Editions change

Beta 2 CD

Home Edition is an edition that was made for home users.

Professional was made for business users, as well as power users. It had advanced management features like backup recovery, Group Policy and could support two Central processing units.

Media Center Edition was for people who liked to use their computer as a television box. It has in basics the same features as Windows XP Professional but included Windows Media Center, a program which could manage TV shows and play music, and even Netflix.

Tablet PC Edition was for users with pen-based laptops and early tablet PCs.

64-bit Edition was for computers that ran on Intel's 64-bit Itanium platform. This should not be confused with Windows XP x64 Edition, as x64 and Itanium are completely different architectures. Unlike Windows XP x64 Edition, 64-bit Edition has fewer features than Windows XP Professional. Some of these features included NTVDM and Windows on Windows, which means that 16-bit MS-DOS applications will not be able to run. It also was missing Windows Media Player features, but Windows XP 64-bit Edition Version 2003, released in March 2003, added back these media features. Unlike other editions of Windows XP, Windows XP 64-bit edition was discontinued and unsupported on June 30, 2005.

Professional x64 Edition was for users with 64-bit x86-based computers. It has the same features as Windows XP Professional except for NTVDM, and introduced Windows on Windows 64, which lets 32-bit applications run on a 64-bit operating system and processor.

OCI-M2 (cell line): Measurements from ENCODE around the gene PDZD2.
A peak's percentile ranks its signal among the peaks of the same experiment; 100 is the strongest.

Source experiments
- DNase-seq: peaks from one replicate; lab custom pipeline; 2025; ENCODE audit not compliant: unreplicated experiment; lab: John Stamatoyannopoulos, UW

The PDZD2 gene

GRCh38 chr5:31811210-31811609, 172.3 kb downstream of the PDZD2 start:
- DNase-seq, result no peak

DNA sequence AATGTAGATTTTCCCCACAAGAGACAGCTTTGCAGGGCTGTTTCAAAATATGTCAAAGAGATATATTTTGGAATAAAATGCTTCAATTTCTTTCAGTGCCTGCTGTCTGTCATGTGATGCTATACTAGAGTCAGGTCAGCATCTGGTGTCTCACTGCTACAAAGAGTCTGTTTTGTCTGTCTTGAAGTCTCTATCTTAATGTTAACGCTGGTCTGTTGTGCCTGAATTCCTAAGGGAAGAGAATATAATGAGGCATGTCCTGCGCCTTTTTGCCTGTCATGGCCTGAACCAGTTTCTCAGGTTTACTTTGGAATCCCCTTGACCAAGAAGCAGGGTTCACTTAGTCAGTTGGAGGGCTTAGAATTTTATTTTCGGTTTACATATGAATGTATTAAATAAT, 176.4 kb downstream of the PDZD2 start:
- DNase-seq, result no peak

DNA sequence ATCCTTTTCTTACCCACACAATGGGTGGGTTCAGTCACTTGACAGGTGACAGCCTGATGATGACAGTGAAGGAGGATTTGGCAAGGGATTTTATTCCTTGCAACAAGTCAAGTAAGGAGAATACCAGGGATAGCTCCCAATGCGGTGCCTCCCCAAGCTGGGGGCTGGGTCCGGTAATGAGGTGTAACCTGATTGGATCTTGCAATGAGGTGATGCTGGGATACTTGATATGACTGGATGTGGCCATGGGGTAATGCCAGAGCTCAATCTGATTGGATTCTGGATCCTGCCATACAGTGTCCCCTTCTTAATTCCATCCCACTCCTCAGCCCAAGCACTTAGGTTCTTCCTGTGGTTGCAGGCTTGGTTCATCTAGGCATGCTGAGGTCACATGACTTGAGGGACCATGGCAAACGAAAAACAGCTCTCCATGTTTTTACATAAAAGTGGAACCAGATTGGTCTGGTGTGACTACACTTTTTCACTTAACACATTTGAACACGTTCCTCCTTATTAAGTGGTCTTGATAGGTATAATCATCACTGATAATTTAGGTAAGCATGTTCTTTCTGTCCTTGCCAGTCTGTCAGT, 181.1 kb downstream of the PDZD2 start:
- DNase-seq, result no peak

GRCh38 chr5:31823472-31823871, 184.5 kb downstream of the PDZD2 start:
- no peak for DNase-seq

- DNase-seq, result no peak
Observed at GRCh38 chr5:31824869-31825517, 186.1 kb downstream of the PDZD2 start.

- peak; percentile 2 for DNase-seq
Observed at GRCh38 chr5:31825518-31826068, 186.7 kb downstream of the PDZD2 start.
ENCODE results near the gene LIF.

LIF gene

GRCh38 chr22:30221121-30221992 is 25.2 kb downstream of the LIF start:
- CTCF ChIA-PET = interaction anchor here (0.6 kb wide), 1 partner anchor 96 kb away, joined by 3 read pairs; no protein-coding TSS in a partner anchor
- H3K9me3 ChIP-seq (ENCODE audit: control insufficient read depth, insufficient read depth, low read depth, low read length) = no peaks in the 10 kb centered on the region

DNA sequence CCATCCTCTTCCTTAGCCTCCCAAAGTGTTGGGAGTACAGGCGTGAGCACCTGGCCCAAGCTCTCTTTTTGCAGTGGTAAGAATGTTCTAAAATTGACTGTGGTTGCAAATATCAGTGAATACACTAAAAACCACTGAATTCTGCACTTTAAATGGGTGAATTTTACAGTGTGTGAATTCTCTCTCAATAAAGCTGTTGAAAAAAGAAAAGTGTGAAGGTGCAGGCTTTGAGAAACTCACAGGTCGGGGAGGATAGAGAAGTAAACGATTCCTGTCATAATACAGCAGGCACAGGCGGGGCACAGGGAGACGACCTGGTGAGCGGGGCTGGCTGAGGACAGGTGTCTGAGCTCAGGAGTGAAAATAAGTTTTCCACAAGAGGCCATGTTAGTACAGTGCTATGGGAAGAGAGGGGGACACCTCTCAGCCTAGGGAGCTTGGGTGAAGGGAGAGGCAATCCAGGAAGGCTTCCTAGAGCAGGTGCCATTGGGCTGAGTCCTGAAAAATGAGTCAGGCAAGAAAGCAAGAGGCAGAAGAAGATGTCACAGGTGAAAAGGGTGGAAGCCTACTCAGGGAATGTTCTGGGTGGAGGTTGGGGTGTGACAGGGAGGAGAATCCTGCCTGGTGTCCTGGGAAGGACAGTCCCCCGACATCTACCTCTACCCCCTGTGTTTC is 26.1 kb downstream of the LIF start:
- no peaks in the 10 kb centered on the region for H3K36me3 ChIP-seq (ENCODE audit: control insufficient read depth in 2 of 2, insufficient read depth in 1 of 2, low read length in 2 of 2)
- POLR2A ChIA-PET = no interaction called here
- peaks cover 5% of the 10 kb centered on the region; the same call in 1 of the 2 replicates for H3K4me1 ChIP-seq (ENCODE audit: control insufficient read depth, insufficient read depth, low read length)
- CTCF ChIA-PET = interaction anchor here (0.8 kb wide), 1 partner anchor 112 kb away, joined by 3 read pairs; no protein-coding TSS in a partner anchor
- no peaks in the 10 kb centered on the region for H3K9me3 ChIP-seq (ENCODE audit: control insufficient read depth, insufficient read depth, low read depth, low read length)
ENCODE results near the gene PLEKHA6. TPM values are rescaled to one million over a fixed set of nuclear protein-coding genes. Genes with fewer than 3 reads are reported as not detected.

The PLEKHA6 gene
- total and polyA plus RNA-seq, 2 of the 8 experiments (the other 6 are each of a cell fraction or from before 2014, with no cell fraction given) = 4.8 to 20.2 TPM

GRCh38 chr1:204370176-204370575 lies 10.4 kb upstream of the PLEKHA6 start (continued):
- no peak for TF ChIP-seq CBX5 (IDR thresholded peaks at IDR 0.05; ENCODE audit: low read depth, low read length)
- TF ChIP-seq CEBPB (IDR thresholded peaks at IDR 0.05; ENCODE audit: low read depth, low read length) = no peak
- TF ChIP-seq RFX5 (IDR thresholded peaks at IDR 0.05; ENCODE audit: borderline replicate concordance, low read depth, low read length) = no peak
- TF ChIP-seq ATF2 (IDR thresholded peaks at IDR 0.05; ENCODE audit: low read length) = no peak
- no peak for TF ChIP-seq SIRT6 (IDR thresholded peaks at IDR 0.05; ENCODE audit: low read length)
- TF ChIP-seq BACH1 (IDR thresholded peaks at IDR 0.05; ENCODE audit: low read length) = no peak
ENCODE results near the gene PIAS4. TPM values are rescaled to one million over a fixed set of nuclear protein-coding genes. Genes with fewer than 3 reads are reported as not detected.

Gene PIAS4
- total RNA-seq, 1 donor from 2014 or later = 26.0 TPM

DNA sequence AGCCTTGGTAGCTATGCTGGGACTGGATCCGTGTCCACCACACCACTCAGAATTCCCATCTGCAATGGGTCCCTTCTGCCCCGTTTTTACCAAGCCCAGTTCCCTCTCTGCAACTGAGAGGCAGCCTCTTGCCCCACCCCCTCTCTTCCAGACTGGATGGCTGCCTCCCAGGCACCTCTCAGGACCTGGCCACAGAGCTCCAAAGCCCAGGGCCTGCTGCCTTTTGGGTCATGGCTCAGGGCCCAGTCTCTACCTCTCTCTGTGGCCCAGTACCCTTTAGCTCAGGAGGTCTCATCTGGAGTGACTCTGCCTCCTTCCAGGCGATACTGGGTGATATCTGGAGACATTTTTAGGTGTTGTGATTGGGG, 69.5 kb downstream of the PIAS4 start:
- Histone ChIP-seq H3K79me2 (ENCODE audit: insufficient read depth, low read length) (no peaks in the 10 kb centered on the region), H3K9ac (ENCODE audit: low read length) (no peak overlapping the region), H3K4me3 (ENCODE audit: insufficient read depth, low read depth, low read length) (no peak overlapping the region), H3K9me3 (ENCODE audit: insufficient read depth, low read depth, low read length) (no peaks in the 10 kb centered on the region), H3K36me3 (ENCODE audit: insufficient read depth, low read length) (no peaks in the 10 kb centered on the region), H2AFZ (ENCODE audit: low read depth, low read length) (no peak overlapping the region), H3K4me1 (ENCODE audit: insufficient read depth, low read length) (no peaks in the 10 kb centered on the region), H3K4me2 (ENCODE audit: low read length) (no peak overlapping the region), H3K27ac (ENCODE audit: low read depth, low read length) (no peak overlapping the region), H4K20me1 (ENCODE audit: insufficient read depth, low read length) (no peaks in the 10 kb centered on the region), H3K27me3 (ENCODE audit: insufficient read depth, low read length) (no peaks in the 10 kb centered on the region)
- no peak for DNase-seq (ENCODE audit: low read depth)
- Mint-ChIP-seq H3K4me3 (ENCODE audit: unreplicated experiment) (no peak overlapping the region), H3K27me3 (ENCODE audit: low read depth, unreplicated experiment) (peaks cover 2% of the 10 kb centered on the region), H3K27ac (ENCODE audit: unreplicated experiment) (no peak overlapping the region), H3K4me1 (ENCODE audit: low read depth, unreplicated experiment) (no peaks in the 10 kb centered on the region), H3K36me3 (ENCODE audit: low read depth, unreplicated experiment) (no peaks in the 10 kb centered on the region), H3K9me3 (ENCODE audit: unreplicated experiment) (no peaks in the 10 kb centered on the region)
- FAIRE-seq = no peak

Starter Edition was sold mostly in developing countries. The price was low because Microsoft wanted to fight the high software piracy rate in those countries. It could only be bought with a new computer.

System requirements change

The system requirements for Windows XP Home and Professional editions are:[6]

Minimum Recommended
Processor 233 MHz 300 MHz or higher
Memory 64 MB RAM (may limit performance and some features) 128 MB RAM or higher
Video adapter and monitor Super VGA (800 x 600) Super VGA (800 x 600) or higher resolution
Hard drive disk free space 1.5 GB 1.5 GB or higher
Devices Keyboard Keyboard and mouse
Others Sound card, speakers, and headphones Sound card, speakers, and headphones

Related pages change

References change

  1. "Windows Licensing Programs". Microsoft. Retrieved September 21, 2008.
  4. "Microsoft Announces Windows XP and Office XP". Microsoft PressPass (Press release). Microsoft. February 5, 2001. Archived from the original on February 21, 2007. Retrieved May 13, 2006.
  5. "W3Counter - Global Web Stats". Awio Web Services. Retrieved May 11, 2012.
  6. "System requirements for Windows XP operating systems". April 28, 2005. Archived from the original on October 20, 2004. Retrieved March 12, 2007.

Other websites change

Service Pack 2 change

Service Pack 3 change

Further reading change

  • Joyce, Jerry; Moon, Marianne (2004). Microsoft Windows XP Plain & Simple. Microsoft Press. ISBN 978-0-7356-2112-1.
Preceded by
Windows 2000
Windows Versions
Succeeded by
Windows Vista